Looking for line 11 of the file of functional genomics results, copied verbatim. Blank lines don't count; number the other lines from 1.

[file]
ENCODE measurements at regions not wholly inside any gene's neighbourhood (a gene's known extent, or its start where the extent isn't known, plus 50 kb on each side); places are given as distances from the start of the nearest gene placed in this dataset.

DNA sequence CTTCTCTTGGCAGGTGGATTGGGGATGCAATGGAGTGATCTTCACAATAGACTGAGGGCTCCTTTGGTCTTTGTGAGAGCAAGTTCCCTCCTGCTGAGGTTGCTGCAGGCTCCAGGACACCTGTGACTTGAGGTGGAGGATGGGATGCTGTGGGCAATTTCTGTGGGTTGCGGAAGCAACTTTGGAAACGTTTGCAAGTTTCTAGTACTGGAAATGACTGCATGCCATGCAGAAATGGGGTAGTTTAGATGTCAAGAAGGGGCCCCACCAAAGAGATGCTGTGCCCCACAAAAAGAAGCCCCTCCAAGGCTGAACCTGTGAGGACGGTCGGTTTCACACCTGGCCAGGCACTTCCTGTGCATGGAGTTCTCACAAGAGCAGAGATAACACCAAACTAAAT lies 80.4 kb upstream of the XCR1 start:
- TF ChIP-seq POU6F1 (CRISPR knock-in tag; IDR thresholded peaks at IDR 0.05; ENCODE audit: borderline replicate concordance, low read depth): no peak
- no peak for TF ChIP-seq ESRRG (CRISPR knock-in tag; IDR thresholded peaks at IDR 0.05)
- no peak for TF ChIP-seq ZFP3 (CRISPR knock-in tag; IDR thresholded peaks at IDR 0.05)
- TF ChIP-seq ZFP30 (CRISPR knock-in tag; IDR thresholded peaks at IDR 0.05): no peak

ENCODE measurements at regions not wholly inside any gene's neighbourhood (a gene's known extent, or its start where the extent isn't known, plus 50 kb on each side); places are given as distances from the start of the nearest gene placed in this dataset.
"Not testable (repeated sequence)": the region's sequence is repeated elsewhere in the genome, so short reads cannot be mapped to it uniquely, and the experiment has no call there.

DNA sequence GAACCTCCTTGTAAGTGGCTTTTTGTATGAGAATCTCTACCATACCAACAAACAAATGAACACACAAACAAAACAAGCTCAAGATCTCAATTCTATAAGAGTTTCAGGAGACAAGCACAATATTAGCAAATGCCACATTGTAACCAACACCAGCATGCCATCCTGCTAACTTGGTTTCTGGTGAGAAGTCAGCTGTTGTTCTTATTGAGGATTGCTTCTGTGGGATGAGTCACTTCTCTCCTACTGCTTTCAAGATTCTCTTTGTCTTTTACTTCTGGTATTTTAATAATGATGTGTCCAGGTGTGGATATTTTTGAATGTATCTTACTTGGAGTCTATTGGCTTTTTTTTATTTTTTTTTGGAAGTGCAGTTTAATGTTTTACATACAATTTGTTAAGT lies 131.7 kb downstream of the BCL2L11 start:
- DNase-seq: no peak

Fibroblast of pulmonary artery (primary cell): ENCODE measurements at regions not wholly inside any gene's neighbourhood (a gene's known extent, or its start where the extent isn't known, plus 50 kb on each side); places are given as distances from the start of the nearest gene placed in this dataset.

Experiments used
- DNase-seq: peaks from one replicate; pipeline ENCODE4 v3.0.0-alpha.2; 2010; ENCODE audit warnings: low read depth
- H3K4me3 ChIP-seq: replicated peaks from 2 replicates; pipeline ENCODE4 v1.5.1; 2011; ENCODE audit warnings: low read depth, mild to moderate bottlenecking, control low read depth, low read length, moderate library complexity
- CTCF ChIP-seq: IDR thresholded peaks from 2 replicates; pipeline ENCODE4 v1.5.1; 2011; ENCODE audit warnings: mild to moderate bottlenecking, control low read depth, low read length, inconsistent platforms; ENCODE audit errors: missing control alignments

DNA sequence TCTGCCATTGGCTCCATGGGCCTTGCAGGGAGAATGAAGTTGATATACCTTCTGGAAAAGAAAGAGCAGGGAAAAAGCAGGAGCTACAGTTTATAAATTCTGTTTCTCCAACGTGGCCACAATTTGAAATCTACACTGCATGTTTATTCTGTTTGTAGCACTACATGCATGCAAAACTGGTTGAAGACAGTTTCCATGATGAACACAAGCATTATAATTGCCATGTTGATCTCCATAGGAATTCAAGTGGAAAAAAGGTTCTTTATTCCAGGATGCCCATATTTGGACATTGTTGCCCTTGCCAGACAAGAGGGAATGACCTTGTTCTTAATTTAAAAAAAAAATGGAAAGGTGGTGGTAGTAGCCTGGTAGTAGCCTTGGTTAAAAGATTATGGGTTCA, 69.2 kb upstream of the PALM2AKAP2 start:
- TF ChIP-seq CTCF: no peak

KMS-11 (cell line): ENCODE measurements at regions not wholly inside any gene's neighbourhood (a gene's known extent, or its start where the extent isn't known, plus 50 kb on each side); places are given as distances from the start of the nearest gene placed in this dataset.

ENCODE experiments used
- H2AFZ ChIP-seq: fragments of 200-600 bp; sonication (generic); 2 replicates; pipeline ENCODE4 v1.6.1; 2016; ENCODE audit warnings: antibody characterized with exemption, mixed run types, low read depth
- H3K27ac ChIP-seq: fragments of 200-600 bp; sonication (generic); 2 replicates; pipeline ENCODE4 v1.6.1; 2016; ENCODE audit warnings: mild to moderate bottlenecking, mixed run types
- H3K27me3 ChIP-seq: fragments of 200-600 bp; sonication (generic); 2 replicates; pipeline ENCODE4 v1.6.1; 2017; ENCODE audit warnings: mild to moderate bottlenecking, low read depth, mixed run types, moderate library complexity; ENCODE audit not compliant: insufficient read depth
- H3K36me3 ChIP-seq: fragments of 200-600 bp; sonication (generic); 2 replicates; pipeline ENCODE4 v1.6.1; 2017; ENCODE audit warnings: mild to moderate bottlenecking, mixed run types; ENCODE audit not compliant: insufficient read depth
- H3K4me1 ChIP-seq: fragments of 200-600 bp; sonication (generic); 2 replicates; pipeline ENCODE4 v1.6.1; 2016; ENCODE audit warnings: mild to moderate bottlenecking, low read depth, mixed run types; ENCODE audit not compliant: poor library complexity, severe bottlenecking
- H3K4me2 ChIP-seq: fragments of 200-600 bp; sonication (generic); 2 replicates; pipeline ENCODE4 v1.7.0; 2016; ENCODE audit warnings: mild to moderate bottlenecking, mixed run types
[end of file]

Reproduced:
Fibroblast of pulmonary artery (primary cell): ENCODE measurements at regions not wholly inside any gene's neighbourhood (a gene's known extent, or its start where the extent isn't known, plus 50 kb on each side); places are given as distances from the start of the nearest gene placed in this dataset.